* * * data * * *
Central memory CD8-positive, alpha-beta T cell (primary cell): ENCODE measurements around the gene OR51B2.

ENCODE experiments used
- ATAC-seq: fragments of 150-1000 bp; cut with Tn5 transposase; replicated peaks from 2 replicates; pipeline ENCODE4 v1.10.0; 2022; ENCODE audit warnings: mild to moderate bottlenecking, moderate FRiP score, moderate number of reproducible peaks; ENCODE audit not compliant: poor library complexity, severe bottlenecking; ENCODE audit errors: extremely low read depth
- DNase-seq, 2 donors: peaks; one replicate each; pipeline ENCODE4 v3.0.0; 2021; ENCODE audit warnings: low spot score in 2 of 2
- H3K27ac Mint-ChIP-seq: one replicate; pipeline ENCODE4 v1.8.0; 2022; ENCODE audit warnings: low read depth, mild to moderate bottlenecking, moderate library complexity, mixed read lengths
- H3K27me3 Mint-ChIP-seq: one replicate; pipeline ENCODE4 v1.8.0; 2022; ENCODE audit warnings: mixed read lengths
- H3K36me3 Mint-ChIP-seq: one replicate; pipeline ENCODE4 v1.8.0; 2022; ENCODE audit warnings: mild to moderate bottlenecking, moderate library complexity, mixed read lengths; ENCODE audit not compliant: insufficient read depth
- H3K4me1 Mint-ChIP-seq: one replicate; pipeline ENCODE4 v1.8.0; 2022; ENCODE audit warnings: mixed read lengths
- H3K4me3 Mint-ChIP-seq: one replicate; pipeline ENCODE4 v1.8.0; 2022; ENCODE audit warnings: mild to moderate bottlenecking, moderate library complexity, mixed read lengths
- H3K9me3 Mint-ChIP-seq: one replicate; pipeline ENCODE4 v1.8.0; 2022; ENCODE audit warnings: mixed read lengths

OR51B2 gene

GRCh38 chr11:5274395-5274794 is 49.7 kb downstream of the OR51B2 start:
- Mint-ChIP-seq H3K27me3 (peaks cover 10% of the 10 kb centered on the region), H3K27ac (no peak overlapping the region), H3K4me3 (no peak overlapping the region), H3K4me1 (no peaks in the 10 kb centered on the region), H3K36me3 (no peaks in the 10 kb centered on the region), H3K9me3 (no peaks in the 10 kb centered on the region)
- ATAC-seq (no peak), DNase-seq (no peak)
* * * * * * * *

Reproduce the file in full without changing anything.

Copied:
Central memory CD8-positive, alpha-beta T cell (primary cell): ENCODE measurements around the gene OR51B2.

ENCODE experiments used
- ATAC-seq: fragments of 150-1000 bp; cut with Tn5 transposase; replicated peaks from 2 replicates; pipeline ENCODE4 v1.10.0; 2022; ENCODE audit warnings: mild to moderate bottlenecking, moderate FRiP score, moderate number of reproducible peaks; ENCODE audit not compliant: poor library complexity, severe bottlenecking; ENCODE audit errors: extremely low read depth
- DNase-seq, 2 donors: peaks; one replicate each; pipeline ENCODE4 v3.0.0; 2021; ENCODE audit warnings: low spot score in 2 of 2
- H3K27ac Mint-ChIP-seq: one replicate; pipeline ENCODE4 v1.8.0; 2022; ENCODE audit warnings: low read depth, mild to moderate bottlenecking, moderate library complexity, mixed read lengths
- H3K27me3 Mint-ChIP-seq: one replicate; pipeline ENCODE4 v1.8.0; 2022; ENCODE audit warnings: mixed read lengths
- H3K36me3 Mint-ChIP-seq: one replicate; pipeline ENCODE4 v1.8.0; 2022; ENCODE audit warnings: mild to moderate bottlenecking, moderate library complexity, mixed read lengths; ENCODE audit not compliant: insufficient read depth
- H3K4me1 Mint-ChIP-seq: one replicate; pipeline ENCODE4 v1.8.0; 2022; ENCODE audit warnings: mixed read lengths
- H3K4me3 Mint-ChIP-seq: one replicate; pipeline ENCODE4 v1.8.0; 2022; ENCODE audit warnings: mild to moderate bottlenecking, moderate library complexity, mixed read lengths
- H3K9me3 Mint-ChIP-seq: one replicate; pipeline ENCODE4 v1.8.0; 2022; ENCODE audit warnings: mixed read lengths

OR51B2 gene

GRCh38 chr11:5274395-5274794 is 49.7 kb downstream of the OR51B2 start:
- Mint-ChIP-seq H3K27me3 (peaks cover 10% of the 10 kb centered on the region), H3K27ac (no peak overlapping the region), H3K4me3 (no peak overlapping the region), H3K4me1 (no peaks in the 10 kb centered on the region), H3K36me3 (no peaks in the 10 kb centered on the region), H3K9me3 (no peaks in the 10 kb centered on the region)
- ATAC-seq (no peak), DNase-seq (no peak)